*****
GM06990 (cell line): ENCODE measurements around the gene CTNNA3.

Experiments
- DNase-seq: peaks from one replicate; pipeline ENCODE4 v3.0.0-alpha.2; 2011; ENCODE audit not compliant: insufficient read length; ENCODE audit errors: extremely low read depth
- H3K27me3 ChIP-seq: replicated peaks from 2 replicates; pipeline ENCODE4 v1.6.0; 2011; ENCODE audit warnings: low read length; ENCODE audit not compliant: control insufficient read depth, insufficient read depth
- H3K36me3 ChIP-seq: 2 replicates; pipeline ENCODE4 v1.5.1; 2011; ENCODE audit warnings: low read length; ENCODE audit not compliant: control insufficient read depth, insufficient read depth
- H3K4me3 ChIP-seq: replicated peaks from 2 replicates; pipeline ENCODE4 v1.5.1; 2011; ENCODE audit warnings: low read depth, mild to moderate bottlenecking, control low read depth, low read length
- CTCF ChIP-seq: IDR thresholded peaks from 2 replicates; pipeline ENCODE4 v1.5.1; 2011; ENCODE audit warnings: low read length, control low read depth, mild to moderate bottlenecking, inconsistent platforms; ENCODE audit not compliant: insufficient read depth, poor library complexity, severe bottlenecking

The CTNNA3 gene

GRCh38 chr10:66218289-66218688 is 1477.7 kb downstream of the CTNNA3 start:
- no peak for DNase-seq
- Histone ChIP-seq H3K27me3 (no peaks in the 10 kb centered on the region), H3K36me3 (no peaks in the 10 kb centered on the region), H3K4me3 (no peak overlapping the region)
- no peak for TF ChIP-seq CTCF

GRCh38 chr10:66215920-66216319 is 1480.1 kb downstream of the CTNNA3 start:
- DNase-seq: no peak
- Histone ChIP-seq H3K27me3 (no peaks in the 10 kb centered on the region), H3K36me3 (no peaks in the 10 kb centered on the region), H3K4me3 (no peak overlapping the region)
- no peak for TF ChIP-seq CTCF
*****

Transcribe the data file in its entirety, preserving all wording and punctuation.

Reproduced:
GM06990 (cell line): ENCODE measurements around the gene CTNNA3.

Experiments
- DNase-seq: peaks from one replicate; pipeline ENCODE4 v3.0.0-alpha.2; 2011; ENCODE audit not compliant: insufficient read length; ENCODE audit errors: extremely low read depth
- H3K27me3 ChIP-seq: replicated peaks from 2 replicates; pipeline ENCODE4 v1.6.0; 2011; ENCODE audit warnings: low read length; ENCODE audit not compliant: control insufficient read depth, insufficient read depth
- H3K36me3 ChIP-seq: 2 replicates; pipeline ENCODE4 v1.5.1; 2011; ENCODE audit warnings: low read length; ENCODE audit not compliant: control insufficient read depth, insufficient read depth
- H3K4me3 ChIP-seq: replicated peaks from 2 replicates; pipeline ENCODE4 v1.5.1; 2011; ENCODE audit warnings: low read depth, mild to moderate bottlenecking, control low read depth, low read length
- CTCF ChIP-seq: IDR thresholded peaks from 2 replicates; pipeline ENCODE4 v1.5.1; 2011; ENCODE audit warnings: low read length, control low read depth, mild to moderate bottlenecking, inconsistent platforms; ENCODE audit not compliant: insufficient read depth, poor library complexity, severe bottlenecking

The CTNNA3 gene

GRCh38 chr10:66218289-66218688 is 1477.7 kb downstream of the CTNNA3 start:
- no peak for DNase-seq
- Histone ChIP-seq H3K27me3 (no peaks in the 10 kb centered on the region), H3K36me3 (no peaks in the 10 kb centered on the region), H3K4me3 (no peak overlapping the region)
- no peak for TF ChIP-seq CTCF

GRCh38 chr10:66215920-66216319 is 1480.1 kb downstream of the CTNNA3 start:
- DNase-seq: no peak
- Histone ChIP-seq H3K27me3 (no peaks in the 10 kb centered on the region), H3K36me3 (no peaks in the 10 kb centered on the region), H3K4me3 (no peak overlapping the region)
- no peak for TF ChIP-seq CTCF